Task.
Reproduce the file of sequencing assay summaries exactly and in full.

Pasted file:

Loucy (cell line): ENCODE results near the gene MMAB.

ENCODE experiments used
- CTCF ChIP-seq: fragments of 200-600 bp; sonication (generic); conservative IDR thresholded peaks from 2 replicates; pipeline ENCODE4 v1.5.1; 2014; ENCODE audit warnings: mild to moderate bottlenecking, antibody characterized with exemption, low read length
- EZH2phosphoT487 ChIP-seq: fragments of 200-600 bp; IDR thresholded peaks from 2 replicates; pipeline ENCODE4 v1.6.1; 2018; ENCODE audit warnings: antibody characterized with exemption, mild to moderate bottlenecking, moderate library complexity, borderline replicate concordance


Loucy (cell line): ENCODE results near the gene MMAB.

ENCODE experiments used
- CTCF ChIP-seq: fragments of 200-600 bp; sonication (generic); conservative IDR thresholded peaks from 2 replicates; pipeline ENCODE4 v1.5.1; 2014; ENCODE audit warnings: mild to moderate bottlenecking, antibody characterized with exemption, low read length
- EZH2phosphoT487 ChIP-seq: fragments of 200-600 bp; IDR thresholded peaks from 2 replicates; pipeline ENCODE4 v1.6.1; 2018; ENCODE audit warnings: antibody characterized with exemption, mild to moderate bottlenecking, moderate library complexity, borderline replicate concordance